If you’re currently renting make sure you understand your rights under the 2009 Protecting Tenants at Foreclosure Act. In the event your landlord loses the property to foreclosure you do have some rights and it’s important to know what they are.

Foreclosure right often unknown to Michigan renters

The Detroit News

Warren — Rebecca Papiez felt blindsided this month when told the home she’s been renting is in foreclosure and she has 30 days to relocate with her quadriplegic husband and three young children.

Until then, the 28-year-old tenant said she hadn’t received a call, letter or visit informing her of any problems with the Warren home near 12 Mile and Ryan, which has ramps and an open floor plan for her husband, Matthew, who uses a wheelchair due to a catastrophic work injury. The family’s $1,450-a-month rent had been paid on time for nearly three years.

The situation, relayed to the family by their property manager, seemed grim. But after briefly consulting with a housing assistance group, Papiez learned she should have at least until July to relocate under guidelines of federal legislation enacted last year.

The newfound knowledge brought some comfort, but Papiez still feels vulnerable.

“It relieved me a lot to know more about my rights,” she said. “He (the landlord) pulled the wool over our eyes.”

Experts say the family’s story is unfortunate, but it’s not uncommon: Tenants are often unaware of their rights when faced with foreclosure proceedings.

Jim Schaafsma, a housing attorney for the Ann Arbor-based Michigan Poverty Law Program, said the May 2009 Protecting Tenants At Foreclosure Act offers renters a little help in a state where their options are “sorely lacking.”

“Michigan has nothing other than basic protection that all tenants enjoy. There’s nothing specific to tenants in foreclosed properties,” he said. “It’s great for Michigan that there’s this federal law that offers them some protection, but it’s of little value if they don’t know about it.”

Under the act, tenants are entitled to 90 days’ notice from the new owner after the “redemption period” following a foreclosure sale. During the six-month redemption period, the borrower can redeem the property by paying off the amount owed. If not, the title goes to the new owner.

Still, the new property owner cannot legally evict tenants before necessary court proceedings.

Renters represent a significant but sometimes hidden portion of the population affected by foreclosure, according to local housing advocates.

Ted Phillips, executive director of the Detroit-based United Community Housing Coalition, estimates about one-third to half of their current clients are tenants of foreclosed landlords.

“The bulk of our work is not with tenants in foreclosure,” he said, “but we’re seeing a bigger increase in people coming through here because their landlord lost the property through mortgage foreclosure.”

Data released this month from RealtyTrac show 20,028 Michigan properties were the subject of foreclosure filings in February. The number is up 59 percent from the same time last year.

In February, foreclosures in Oakland County rose 71 percent from February 2009. Foreclosures in Wayne jumped 69 percent, and in Macomb by 53 percent, RealtyTrac data shows.

One pilot program, in Detroit is aimed at keeping renters and homeowners in foreclosed properties longer. By keeping homes occupied, the plan is expected to reduce blight and the vacancies.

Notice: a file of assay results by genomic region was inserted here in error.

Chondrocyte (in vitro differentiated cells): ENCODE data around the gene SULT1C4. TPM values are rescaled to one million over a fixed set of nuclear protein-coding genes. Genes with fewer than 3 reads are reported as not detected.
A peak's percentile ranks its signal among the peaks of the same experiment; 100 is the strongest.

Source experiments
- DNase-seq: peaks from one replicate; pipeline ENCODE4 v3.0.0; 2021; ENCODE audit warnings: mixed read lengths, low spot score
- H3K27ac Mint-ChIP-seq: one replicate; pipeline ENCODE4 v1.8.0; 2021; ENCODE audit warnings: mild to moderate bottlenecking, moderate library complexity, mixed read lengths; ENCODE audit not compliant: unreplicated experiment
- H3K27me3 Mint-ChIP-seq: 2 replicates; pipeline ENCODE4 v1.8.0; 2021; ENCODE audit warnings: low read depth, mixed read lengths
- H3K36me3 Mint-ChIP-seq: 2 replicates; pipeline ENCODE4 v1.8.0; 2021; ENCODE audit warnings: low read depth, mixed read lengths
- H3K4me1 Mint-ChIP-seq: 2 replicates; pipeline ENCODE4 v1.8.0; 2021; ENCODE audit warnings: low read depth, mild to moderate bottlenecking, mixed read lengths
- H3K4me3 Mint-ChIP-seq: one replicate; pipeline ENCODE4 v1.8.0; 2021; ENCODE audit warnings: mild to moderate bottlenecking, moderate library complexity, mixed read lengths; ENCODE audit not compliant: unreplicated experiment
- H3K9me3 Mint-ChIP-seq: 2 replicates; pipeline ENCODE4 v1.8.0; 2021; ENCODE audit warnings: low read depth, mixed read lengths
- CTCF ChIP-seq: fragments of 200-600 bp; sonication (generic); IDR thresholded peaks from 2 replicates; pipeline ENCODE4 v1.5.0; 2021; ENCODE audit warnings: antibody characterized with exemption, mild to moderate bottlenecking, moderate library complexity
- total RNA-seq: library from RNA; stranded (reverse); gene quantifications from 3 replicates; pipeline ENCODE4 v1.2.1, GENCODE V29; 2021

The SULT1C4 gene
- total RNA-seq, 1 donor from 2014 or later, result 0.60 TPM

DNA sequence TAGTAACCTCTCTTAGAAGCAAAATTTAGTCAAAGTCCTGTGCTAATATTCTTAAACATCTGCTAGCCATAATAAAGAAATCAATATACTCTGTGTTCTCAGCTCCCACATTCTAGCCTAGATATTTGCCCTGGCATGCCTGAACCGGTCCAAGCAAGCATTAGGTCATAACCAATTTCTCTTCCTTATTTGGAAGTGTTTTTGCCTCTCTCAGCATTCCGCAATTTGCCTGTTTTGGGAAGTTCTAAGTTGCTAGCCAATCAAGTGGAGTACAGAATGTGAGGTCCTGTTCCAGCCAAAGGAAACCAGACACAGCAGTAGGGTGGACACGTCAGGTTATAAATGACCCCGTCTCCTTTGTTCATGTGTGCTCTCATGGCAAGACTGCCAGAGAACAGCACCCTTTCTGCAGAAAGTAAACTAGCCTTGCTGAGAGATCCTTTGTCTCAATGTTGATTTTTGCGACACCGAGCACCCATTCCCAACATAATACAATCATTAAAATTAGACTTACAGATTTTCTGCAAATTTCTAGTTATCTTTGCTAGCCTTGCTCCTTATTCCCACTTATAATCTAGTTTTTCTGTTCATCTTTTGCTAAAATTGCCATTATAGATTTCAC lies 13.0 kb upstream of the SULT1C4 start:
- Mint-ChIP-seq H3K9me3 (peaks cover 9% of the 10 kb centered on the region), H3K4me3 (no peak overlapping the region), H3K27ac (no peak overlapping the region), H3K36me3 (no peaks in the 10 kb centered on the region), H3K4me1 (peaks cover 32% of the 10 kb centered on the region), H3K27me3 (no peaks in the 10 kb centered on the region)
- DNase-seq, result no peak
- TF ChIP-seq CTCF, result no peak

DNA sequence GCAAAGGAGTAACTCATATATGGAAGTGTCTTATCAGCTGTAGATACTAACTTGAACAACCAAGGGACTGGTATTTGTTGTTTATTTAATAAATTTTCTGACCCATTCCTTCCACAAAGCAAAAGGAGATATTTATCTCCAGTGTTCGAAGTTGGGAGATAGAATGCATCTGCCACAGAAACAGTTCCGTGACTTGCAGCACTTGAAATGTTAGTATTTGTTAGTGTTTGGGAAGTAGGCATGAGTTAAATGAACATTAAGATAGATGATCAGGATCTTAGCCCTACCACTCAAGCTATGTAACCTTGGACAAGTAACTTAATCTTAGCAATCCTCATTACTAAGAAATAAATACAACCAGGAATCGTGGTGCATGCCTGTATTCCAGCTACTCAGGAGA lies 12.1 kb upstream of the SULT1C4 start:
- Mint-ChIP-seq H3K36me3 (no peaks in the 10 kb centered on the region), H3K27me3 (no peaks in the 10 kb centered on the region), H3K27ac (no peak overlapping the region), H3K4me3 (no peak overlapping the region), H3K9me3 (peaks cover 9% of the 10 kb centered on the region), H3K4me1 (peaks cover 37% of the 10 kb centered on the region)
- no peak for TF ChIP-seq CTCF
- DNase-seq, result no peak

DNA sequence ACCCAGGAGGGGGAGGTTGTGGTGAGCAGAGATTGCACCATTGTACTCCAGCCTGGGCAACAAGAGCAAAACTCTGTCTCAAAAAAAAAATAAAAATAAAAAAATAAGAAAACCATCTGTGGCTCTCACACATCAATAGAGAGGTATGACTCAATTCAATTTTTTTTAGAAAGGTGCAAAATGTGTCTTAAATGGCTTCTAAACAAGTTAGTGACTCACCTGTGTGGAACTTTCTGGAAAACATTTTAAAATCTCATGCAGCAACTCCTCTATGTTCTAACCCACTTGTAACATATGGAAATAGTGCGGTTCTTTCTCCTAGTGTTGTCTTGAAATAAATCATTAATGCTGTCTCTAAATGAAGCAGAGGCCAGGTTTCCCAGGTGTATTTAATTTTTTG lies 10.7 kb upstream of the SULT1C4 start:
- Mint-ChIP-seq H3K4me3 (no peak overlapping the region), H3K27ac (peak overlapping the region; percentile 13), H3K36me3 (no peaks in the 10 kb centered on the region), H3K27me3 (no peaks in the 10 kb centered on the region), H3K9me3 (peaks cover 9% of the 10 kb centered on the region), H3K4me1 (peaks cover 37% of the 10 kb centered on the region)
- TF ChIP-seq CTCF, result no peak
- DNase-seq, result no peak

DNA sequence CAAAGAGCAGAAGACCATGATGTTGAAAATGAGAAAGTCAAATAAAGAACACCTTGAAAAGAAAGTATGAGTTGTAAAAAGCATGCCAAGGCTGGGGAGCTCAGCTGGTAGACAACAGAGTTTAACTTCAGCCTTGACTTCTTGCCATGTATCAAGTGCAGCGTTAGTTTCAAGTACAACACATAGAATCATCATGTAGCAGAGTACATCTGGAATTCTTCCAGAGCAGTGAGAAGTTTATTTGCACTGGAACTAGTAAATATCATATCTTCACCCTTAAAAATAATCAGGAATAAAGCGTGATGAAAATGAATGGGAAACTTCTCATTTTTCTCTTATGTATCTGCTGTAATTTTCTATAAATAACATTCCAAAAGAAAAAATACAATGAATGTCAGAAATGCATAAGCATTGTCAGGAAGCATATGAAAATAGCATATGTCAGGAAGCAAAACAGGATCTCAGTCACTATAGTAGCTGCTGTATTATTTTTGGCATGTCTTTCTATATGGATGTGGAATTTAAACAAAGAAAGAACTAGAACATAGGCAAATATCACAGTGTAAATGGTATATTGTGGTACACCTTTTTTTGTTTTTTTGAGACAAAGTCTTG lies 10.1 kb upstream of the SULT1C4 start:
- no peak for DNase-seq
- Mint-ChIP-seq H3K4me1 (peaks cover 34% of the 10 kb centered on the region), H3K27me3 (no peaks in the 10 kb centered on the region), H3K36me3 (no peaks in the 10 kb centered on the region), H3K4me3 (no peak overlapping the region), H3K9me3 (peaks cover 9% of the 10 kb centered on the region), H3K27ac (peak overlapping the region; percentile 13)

The Retaining Occupancy On Foreclosure, or ROOF, agreement is designed to extend the amount of time a tenant or landlord can spend in a foreclosed property under controlled conditions with the new owner, said Mitch Meisner, a Detroit-based commercial real estate lawyer who helped draft the plan.

Meisner said ROOF would give renters an additional three months in the property after the six-month redemption period and 90 days permitted under federal law.

Tenants would be responsible for routine maintenance and basic utilities. They’d also pay an “availability fee” that would go into an escrow account to be split between the tenant and lender when the agreement terminates.

In Papiez’s case, documents show the landlord lost the home at a sheriff’s sale on Sept. 11 for $115,658. The landlord retained the right to collect rent until March 11, when the six-month redemption period expired.

“It just burns me that he could do this to a family with a disabled person,” she said. “It’s ridiculous.”

Additional Facts

Before you rent

  • Check for any outstanding taxes on the property with the county register of deeds
  • Look into the status of the property title; if there’s been a sheriff sale, it should be filed
  • Talk with neighbors. Find out who had been living in the home or apartment and what the turnover is like.
  • Consult with a housing advocate, attorney or counseling agency to learn the steps of foreclosure and your legal rights.
  • Changes are coming to FHA mortgage loans that will require home buyers to pay thousands more in out pocket costs when buying a home. The good news is you still have a few months to act before these changes take effect.  Being a well-informed buyer is critical to your success when purchasing real estate. Please read the excerpt below from one of my mortgage partners.  Contact me if you have any specific question on how these changes will affect you, or to get started in the home buying process.

    Want your own access to the MLS free of charge? Open up your Listing Book Account today.

    Those Who Wait Will Pay Thousands More This Spring

    Waiting a few extra days or weeks to purchase a home this spring could cost buyers thousands of extra dollars as the office of Housing and Urban Development (HUD) implements several changes for loans guaranteed by the Federal Housing Authority (FHA).